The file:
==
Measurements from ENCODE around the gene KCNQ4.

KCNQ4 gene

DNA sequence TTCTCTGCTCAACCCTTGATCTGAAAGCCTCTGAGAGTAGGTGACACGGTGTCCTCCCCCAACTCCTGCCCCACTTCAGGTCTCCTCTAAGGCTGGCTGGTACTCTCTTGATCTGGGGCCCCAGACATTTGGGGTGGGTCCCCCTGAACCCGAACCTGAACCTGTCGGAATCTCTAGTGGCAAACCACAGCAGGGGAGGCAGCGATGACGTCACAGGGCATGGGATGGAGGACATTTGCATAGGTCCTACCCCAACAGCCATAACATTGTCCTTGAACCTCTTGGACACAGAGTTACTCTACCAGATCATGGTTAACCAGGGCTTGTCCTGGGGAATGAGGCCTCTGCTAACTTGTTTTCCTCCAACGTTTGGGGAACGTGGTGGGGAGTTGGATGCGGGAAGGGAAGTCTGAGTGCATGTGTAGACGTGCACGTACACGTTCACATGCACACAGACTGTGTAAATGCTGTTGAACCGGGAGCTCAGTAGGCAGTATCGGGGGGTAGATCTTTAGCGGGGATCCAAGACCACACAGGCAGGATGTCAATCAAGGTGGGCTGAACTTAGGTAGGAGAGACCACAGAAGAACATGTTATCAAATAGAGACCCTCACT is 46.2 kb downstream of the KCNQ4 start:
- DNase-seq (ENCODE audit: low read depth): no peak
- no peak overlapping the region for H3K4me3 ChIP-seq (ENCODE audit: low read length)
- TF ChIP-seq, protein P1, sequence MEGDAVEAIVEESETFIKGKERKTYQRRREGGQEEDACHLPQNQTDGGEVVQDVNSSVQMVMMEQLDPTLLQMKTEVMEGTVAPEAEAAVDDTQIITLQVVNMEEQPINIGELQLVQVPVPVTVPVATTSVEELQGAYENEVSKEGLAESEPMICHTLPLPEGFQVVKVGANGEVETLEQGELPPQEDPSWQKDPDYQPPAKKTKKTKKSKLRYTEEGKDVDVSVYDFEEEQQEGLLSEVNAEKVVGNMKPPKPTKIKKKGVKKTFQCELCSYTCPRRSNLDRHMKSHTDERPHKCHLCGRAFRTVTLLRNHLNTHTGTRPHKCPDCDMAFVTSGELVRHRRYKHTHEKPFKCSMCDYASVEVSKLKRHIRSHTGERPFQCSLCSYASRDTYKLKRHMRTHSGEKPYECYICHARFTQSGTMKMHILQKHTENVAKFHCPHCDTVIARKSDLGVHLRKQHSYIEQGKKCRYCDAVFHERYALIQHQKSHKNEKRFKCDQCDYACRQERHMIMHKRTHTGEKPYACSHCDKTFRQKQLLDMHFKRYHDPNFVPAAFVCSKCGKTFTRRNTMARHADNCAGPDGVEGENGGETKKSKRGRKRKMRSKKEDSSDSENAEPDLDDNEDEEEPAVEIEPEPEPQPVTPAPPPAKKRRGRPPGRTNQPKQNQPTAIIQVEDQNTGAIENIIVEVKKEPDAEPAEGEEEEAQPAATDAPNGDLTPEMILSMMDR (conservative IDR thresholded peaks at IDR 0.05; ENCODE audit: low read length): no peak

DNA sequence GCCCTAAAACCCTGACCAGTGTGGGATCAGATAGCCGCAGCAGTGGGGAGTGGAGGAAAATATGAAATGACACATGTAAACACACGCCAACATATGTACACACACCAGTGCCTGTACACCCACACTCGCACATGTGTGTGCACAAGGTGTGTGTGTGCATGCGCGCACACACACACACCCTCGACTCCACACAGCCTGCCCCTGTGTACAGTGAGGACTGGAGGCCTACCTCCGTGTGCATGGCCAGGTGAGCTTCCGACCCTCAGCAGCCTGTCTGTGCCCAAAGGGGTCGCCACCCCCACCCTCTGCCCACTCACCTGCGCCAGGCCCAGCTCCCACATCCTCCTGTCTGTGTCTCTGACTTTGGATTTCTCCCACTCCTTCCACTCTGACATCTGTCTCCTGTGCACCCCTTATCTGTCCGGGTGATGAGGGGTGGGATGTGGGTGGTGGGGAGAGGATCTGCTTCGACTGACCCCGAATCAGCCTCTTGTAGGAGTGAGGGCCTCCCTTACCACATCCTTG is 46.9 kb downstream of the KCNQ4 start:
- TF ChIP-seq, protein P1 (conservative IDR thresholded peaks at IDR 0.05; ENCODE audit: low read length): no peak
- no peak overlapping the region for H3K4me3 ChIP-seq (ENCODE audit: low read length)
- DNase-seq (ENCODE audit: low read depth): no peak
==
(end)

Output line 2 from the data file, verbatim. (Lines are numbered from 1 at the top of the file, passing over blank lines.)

KCNQ4 gene